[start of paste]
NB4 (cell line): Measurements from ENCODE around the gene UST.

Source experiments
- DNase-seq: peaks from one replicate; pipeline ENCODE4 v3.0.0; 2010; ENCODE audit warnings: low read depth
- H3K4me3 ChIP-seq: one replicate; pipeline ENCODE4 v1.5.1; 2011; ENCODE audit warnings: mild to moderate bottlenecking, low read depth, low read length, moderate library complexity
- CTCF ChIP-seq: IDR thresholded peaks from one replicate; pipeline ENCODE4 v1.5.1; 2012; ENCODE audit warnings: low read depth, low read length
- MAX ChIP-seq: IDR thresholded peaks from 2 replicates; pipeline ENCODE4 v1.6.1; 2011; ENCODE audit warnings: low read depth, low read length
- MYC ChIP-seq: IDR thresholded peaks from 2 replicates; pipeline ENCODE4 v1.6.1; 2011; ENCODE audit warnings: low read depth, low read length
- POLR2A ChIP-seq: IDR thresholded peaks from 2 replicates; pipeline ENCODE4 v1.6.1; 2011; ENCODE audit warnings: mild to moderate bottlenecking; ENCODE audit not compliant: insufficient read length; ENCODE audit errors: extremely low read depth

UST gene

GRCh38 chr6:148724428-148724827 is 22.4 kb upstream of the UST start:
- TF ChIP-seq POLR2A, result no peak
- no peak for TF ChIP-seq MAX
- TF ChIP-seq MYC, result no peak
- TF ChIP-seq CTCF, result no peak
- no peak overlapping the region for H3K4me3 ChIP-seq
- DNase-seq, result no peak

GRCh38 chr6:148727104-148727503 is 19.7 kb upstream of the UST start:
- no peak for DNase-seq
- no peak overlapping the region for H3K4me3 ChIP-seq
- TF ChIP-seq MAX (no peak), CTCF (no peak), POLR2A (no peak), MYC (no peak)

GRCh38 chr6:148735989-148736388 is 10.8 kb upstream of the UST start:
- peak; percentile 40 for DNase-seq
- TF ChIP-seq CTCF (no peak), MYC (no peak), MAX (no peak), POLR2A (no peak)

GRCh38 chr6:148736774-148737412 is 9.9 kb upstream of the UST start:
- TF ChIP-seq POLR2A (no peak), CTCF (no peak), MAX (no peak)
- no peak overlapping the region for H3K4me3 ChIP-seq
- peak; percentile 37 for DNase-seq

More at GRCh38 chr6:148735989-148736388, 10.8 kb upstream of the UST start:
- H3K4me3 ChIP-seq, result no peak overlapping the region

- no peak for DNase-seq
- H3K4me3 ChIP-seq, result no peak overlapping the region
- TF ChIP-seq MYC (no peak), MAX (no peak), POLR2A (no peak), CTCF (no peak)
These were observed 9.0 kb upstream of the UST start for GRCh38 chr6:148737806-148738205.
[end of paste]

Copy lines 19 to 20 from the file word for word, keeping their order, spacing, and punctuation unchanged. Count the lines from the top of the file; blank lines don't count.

- no peak overlapping the region for H3K4me3 ChIP-seq
- TF ChIP-seq MAX (no peak), CTCF (no peak), POLR2A (no peak), MYC (no peak)